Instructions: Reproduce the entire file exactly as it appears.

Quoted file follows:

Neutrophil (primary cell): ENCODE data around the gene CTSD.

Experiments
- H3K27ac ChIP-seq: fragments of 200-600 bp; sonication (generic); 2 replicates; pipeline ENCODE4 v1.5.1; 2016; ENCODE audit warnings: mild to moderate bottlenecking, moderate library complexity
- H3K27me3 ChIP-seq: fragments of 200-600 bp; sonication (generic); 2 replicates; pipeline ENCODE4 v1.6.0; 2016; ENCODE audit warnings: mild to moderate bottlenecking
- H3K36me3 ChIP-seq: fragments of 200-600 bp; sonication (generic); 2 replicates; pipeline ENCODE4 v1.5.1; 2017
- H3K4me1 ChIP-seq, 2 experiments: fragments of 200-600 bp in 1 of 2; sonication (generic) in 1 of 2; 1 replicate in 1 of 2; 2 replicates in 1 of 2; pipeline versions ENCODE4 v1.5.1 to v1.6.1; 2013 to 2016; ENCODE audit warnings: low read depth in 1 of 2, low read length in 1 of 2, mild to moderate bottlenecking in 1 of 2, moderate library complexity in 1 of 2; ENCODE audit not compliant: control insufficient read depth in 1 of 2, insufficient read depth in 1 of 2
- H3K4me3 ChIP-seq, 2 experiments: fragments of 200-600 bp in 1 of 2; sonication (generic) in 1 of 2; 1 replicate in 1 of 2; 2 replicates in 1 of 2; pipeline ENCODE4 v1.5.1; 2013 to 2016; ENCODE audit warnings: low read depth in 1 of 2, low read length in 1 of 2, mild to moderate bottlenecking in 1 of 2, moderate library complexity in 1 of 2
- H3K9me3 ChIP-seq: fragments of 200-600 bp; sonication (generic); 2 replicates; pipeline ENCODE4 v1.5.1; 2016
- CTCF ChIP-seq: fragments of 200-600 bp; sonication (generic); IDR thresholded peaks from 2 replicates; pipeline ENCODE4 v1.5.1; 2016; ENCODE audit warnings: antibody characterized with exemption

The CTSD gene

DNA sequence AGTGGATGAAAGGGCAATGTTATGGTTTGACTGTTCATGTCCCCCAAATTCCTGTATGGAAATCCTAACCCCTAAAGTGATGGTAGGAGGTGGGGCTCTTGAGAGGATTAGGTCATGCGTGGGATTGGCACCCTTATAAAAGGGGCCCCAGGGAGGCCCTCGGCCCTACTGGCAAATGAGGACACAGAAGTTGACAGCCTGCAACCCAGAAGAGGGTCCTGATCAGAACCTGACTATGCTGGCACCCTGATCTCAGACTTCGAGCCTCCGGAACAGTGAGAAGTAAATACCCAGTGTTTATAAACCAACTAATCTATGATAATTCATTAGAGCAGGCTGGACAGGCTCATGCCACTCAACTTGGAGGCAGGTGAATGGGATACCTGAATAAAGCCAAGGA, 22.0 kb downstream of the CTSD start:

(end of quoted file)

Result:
Neutrophil (primary cell): ENCODE data around the gene CTSD.

Experiments
- H3K27ac ChIP-seq: fragments of 200-600 bp; sonication (generic); 2 replicates; pipeline ENCODE4 v1.5.1; 2016; ENCODE audit warnings: mild to moderate bottlenecking, moderate library complexity
- H3K27me3 ChIP-seq: fragments of 200-600 bp; sonication (generic); 2 replicates; pipeline ENCODE4 v1.6.0; 2016; ENCODE audit warnings: mild to moderate bottlenecking
- H3K36me3 ChIP-seq: fragments of 200-600 bp; sonication (generic); 2 replicates; pipeline ENCODE4 v1.5.1; 2017
- H3K4me1 ChIP-seq, 2 experiments: fragments of 200-600 bp in 1 of 2; sonication (generic) in 1 of 2; 1 replicate in 1 of 2; 2 replicates in 1 of 2; pipeline versions ENCODE4 v1.5.1 to v1.6.1; 2013 to 2016; ENCODE audit warnings: low read depth in 1 of 2, low read length in 1 of 2, mild to moderate bottlenecking in 1 of 2, moderate library complexity in 1 of 2; ENCODE audit not compliant: control insufficient read depth in 1 of 2, insufficient read depth in 1 of 2
- H3K4me3 ChIP-seq, 2 experiments: fragments of 200-600 bp in 1 of 2; sonication (generic) in 1 of 2; 1 replicate in 1 of 2; 2 replicates in 1 of 2; pipeline ENCODE4 v1.5.1; 2013 to 2016; ENCODE audit warnings: low read depth in 1 of 2, low read length in 1 of 2, mild to moderate bottlenecking in 1 of 2, moderate library complexity in 1 of 2
- H3K9me3 ChIP-seq: fragments of 200-600 bp; sonication (generic); 2 replicates; pipeline ENCODE4 v1.5.1; 2016
- CTCF ChIP-seq: fragments of 200-600 bp; sonication (generic); IDR thresholded peaks from 2 replicates; pipeline ENCODE4 v1.5.1; 2016; ENCODE audit warnings: antibody characterized with exemption

The CTSD gene

DNA sequence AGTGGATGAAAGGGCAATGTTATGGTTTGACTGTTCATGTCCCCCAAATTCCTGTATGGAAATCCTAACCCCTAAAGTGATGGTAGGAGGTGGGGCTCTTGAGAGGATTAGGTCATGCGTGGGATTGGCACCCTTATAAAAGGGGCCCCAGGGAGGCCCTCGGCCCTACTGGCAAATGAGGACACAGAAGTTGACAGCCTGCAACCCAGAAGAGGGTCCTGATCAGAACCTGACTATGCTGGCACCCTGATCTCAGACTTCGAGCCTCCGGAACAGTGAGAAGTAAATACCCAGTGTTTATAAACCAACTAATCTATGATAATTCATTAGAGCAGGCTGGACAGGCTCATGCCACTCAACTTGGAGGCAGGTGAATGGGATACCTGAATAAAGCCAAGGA, 22.0 kb downstream of the CTSD start: